Not so long ago, being aggressively "pro-free speech" was as closely associated with American political liberalism as being pro-choice, pro-affirmative action, or pro-gun control. With little notice, this political dynamic has been shaken to the core. The Right's First Amendment examines how conservatives came to adopt and co-opt constitutional free speech rights. In the 1960s, free speech on college campuses was seen as a guarantee for social agitators, hippies, and peaceniks. Today, for many conservatives, it represents instead a crucial shield that protects traditionalists from a perceived scourge of political correctness and liberal oversensitivity. Over a similar period, free market conservatives have risen up to embrace a once unknown, but now cherished, liberty: freedom of commercial expression. What do these changes mean for the future of First Amendment interpretation? Wayne Batchis offers a fresh entry point into these issues by grounding his study in both political and legal scholarship. Surveying six decades of writings from the preeminent conservative publication National Review alongside the evolving constitutional law and ideological predispositions of Supreme Court justices deciding these issues, Batchis asks the conservative political movement to answer to its judicial logic, revealing how this keystone of our civic American beliefs now carries a much more complex and nuanced political identity.
In its fourth edition, this fully revised and updated survey covers the rights of lesbians, gay men, bisexuals, and transgender people under present law, specifically in regard to freedom of speech and association, employment, housing, the military, family and parenting, and HIV disease. Utilizing an accessible question-and-answer format and nontechnical language, The Rights of Lesbians, Gay Men, Bisexuals, and Transgender People provides an overview for understanding both the general themes in legal doctrine and the way in which individuals can begin the process of asserting rights provided by the law.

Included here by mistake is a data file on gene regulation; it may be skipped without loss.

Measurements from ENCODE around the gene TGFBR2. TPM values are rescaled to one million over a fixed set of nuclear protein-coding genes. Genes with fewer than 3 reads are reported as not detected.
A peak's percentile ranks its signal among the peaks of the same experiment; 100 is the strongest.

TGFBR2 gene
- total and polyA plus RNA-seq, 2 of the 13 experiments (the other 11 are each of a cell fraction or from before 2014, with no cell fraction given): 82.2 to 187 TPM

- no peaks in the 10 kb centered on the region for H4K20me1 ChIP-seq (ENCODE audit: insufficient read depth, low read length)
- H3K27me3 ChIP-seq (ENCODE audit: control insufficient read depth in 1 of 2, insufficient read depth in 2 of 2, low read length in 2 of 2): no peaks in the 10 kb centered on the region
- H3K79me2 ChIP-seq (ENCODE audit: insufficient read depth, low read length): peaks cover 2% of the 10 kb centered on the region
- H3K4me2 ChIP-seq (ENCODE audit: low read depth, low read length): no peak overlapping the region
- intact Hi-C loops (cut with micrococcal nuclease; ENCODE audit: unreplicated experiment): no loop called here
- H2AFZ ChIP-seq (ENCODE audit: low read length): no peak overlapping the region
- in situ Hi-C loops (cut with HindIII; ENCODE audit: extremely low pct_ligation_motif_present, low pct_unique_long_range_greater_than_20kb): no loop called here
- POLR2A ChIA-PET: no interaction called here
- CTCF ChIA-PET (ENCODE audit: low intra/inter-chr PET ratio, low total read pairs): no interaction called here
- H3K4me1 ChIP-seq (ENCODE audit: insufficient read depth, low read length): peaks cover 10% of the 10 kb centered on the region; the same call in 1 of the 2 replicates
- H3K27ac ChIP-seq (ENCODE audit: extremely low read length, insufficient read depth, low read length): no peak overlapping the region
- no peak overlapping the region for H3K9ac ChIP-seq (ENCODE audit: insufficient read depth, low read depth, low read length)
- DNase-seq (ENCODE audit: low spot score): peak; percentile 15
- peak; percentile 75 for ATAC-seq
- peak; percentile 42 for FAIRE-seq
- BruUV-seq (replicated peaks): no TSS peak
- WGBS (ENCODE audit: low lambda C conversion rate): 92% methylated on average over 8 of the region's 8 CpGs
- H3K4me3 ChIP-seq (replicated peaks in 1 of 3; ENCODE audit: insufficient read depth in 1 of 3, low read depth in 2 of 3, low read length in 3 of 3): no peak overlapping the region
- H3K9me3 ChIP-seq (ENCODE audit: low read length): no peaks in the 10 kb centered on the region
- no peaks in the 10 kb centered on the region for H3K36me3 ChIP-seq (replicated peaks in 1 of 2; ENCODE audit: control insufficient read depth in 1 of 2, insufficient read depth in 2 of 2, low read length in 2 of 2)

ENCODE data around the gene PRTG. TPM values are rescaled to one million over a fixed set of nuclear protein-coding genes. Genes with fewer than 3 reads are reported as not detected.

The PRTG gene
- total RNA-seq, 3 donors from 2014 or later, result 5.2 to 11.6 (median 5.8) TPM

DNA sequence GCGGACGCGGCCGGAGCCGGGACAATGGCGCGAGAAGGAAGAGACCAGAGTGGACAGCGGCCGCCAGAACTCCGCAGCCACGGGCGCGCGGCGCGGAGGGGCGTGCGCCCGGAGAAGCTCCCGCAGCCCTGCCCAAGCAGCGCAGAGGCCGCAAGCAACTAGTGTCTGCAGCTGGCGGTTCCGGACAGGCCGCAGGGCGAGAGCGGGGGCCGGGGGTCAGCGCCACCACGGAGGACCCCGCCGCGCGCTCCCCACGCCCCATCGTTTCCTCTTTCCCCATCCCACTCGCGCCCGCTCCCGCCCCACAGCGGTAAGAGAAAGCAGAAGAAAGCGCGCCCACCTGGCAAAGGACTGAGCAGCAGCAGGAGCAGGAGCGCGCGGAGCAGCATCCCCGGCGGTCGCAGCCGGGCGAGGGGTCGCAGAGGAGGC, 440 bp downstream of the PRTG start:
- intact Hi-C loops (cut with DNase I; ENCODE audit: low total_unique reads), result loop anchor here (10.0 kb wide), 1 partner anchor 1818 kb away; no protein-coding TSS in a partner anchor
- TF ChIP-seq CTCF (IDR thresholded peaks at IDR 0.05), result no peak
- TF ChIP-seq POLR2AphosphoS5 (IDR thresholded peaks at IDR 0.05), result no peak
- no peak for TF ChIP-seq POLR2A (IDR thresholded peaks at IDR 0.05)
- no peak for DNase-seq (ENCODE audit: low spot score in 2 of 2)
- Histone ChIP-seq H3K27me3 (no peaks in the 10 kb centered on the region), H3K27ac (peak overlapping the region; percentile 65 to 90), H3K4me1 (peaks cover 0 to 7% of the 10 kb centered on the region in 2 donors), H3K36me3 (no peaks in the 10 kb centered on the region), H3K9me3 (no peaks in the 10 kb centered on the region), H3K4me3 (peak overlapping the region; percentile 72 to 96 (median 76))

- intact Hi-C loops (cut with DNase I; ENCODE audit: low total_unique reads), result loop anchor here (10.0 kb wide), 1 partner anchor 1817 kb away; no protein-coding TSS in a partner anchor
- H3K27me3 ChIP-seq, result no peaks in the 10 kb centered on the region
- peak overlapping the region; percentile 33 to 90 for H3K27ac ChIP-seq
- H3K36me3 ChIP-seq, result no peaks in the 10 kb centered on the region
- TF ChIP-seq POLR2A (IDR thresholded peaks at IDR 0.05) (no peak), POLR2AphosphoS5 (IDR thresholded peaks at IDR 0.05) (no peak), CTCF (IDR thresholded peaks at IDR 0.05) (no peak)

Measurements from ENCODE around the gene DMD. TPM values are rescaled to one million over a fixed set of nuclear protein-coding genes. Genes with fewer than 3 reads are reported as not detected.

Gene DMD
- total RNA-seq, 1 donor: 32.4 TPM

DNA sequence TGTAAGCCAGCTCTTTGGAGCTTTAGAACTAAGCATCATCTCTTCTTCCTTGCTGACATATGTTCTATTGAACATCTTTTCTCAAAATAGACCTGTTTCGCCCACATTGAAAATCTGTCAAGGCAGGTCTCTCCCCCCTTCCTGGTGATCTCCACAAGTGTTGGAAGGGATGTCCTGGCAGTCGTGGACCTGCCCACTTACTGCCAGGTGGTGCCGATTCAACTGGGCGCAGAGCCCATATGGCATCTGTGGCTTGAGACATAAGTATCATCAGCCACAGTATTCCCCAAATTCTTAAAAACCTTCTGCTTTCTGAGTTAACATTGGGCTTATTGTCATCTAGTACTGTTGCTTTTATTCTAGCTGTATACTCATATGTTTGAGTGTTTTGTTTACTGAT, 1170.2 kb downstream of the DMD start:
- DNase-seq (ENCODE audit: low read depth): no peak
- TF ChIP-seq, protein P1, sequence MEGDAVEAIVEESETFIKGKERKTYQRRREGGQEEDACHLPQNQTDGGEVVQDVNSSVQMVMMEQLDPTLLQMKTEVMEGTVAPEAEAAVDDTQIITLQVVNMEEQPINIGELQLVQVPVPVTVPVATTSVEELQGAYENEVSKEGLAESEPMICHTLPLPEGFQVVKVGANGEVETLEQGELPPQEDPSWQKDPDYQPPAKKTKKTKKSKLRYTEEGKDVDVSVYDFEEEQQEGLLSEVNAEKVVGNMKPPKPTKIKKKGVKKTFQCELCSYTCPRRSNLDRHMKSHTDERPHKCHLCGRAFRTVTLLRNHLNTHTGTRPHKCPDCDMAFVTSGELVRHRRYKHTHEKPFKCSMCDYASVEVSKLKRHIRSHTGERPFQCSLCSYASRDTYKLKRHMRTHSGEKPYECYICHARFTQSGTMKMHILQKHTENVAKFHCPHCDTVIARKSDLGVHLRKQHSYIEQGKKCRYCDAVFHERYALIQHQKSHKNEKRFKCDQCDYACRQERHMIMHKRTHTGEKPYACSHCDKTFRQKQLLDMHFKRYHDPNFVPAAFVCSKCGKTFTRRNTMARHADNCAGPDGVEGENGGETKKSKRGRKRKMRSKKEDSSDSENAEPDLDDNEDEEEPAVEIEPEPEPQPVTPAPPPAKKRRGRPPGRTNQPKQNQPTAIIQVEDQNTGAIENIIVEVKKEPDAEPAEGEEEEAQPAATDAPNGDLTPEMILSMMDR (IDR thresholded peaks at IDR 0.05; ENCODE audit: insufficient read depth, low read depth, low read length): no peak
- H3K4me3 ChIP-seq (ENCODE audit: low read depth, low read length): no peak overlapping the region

The volume is a useful starting point for people facing discrimination or legal uncertainty and helps readers navigate the turbulent and constantly changing waters of the laws regarding sexual orientation and gender identity. New to this edition are two appendixes that include contact information for national and regional LGBT legal groups, an overview of the legal system to explain some of the terms and concepts that appear throughout the book, and a summary of highlights of the law state by state.
The Magna Carta is one of the most celebrated documents in English history and one of the British Library's greatest treasures. But despite this, the reinterpretations of it since 1215 have tended to obscure its real meaning for King John and his baronial opponents. Magna Carta was not intended to be a lasting declaration of legal principle, still less an embryonic code of human rights. It was a practical solution to a political crisis and it served the interests of the highest ranks of feudal society by reasserting the power of custom to limit arbitrary behaviour by the king. This work explores the context in which Magna Carta was issued to discover what it really meant to its creators and how it came to be an iconic historical document. This updated edition includes full colour illustrations.
Federal agencies issue thousands of regulations each year under delegated authority from Congress. Over the past 70 years, Congress and various Presidents have created a set of procedures agencies must follow to issue these regulations, some of which contain requirements for the calculation and consideration of costs, benefits, and other economic effects of regulations. In recent years, many Members of Congress have expressed an interest in various regulatory reform efforts that would change the current set of rulemaking requirements, including requirements to estimate costs and benefits of regulations. As part of this debate, it has become common for supporters of regulatory reform to comment on the total cost of federal regulation. This book discusses methods of estimating the total cost of federal regulations. Furthermore, the book serves to inform the congressional debate over rulemaking by analysing different ways to measure federal rulemaking activity; describes the existing requirements for cost-benefit and other types of analysis in the federal rulemaking process; and discusses options for changing the current set of analytical requirements.